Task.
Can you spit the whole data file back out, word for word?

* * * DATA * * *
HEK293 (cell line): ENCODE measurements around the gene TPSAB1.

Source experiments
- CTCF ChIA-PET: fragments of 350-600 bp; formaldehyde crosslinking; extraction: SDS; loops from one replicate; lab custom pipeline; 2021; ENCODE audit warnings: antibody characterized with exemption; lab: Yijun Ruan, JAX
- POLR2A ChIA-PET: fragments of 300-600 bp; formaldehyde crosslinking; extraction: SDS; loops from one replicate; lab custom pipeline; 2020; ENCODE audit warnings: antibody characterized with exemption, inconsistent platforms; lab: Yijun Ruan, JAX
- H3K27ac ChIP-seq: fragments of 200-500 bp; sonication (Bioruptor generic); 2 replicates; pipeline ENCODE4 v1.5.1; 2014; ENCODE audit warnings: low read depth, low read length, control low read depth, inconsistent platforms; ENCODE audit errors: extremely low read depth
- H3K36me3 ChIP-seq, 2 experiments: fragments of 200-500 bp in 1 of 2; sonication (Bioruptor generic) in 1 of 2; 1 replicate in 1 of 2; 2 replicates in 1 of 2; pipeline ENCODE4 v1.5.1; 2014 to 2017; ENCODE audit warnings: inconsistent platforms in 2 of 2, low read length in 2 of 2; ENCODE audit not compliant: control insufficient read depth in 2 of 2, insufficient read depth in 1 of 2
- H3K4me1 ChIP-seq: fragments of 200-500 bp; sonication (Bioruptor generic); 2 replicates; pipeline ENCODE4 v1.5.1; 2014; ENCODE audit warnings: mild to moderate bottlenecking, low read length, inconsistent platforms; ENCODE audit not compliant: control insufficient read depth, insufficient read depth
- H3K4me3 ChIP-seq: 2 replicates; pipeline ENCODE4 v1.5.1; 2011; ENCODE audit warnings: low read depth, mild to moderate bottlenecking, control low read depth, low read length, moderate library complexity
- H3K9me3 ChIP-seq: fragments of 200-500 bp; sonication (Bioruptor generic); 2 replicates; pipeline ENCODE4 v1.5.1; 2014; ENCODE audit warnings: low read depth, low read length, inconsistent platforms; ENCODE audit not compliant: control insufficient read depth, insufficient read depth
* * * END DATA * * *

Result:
HEK293 (cell line): ENCODE measurements around the gene TPSAB1.

Source experiments
- CTCF ChIA-PET: fragments of 350-600 bp; formaldehyde crosslinking; extraction: SDS; loops from one replicate; lab custom pipeline; 2021; ENCODE audit warnings: antibody characterized with exemption; lab: Yijun Ruan, JAX
- POLR2A ChIA-PET: fragments of 300-600 bp; formaldehyde crosslinking; extraction: SDS; loops from one replicate; lab custom pipeline; 2020; ENCODE audit warnings: antibody characterized with exemption, inconsistent platforms; lab: Yijun Ruan, JAX
- H3K27ac ChIP-seq: fragments of 200-500 bp; sonication (Bioruptor generic); 2 replicates; pipeline ENCODE4 v1.5.1; 2014; ENCODE audit warnings: low read depth, low read length, control low read depth, inconsistent platforms; ENCODE audit errors: extremely low read depth
- H3K36me3 ChIP-seq, 2 experiments: fragments of 200-500 bp in 1 of 2; sonication (Bioruptor generic) in 1 of 2; 1 replicate in 1 of 2; 2 replicates in 1 of 2; pipeline ENCODE4 v1.5.1; 2014 to 2017; ENCODE audit warnings: inconsistent platforms in 2 of 2, low read length in 2 of 2; ENCODE audit not compliant: control insufficient read depth in 2 of 2, insufficient read depth in 1 of 2
- H3K4me1 ChIP-seq: fragments of 200-500 bp; sonication (Bioruptor generic); 2 replicates; pipeline ENCODE4 v1.5.1; 2014; ENCODE audit warnings: mild to moderate bottlenecking, low read length, inconsistent platforms; ENCODE audit not compliant: control insufficient read depth, insufficient read depth
- H3K4me3 ChIP-seq: 2 replicates; pipeline ENCODE4 v1.5.1; 2011; ENCODE audit warnings: low read depth, mild to moderate bottlenecking, control low read depth, low read length, moderate library complexity
- H3K9me3 ChIP-seq: fragments of 200-500 bp; sonication (Bioruptor generic); 2 replicates; pipeline ENCODE4 v1.5.1; 2014; ENCODE audit warnings: low read depth, low read length, inconsistent platforms; ENCODE audit not compliant: control insufficient read depth, insufficient read depth